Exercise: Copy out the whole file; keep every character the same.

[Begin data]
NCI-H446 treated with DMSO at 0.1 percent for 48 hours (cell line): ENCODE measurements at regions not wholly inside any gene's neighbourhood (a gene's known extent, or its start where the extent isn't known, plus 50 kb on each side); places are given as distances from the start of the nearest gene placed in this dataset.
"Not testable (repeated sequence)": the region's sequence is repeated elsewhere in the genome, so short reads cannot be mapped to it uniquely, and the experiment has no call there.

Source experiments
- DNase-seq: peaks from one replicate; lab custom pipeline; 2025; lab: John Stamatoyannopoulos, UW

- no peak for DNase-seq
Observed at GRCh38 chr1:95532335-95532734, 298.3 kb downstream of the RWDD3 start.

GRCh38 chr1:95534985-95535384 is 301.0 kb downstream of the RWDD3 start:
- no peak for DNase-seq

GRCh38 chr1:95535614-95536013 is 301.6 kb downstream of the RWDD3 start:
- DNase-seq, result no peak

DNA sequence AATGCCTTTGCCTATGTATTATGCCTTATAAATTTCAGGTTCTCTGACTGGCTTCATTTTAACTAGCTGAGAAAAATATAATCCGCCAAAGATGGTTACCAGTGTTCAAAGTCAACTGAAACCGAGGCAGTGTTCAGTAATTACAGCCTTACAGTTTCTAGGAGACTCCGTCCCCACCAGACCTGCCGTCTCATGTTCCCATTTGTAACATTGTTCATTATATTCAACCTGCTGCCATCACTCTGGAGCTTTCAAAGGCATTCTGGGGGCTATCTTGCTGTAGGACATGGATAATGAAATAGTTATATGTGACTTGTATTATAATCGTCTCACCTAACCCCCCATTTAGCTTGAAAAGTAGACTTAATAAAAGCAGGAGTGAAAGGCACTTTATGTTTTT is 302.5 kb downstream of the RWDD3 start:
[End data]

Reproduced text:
NCI-H446 treated with DMSO at 0.1 percent for 48 hours (cell line): ENCODE measurements at regions not wholly inside any gene's neighbourhood (a gene's known extent, or its start where the extent isn't known, plus 50 kb on each side); places are given as distances from the start of the nearest gene placed in this dataset.
"Not testable (repeated sequence)": the region's sequence is repeated elsewhere in the genome, so short reads cannot be mapped to it uniquely, and the experiment has no call there.

Source experiments
- DNase-seq: peaks from one replicate; lab custom pipeline; 2025; lab: John Stamatoyannopoulos, UW

- no peak for DNase-seq
Observed at GRCh38 chr1:95532335-95532734, 298.3 kb downstream of the RWDD3 start.

GRCh38 chr1:95534985-95535384 is 301.0 kb downstream of the RWDD3 start:
- no peak for DNase-seq

GRCh38 chr1:95535614-95536013 is 301.6 kb downstream of the RWDD3 start:
- DNase-seq, result no peak

DNA sequence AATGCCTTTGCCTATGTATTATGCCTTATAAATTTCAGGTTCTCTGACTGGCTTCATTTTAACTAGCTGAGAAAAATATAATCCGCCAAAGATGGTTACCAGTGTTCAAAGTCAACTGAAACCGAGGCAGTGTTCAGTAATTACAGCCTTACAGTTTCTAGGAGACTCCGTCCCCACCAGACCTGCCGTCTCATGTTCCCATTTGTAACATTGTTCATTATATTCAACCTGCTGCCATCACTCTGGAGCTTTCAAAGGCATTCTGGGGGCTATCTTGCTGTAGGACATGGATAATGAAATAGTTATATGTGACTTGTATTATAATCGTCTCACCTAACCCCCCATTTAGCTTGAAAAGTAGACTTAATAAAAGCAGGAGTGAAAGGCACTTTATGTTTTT is 302.5 kb downstream of the RWDD3 start: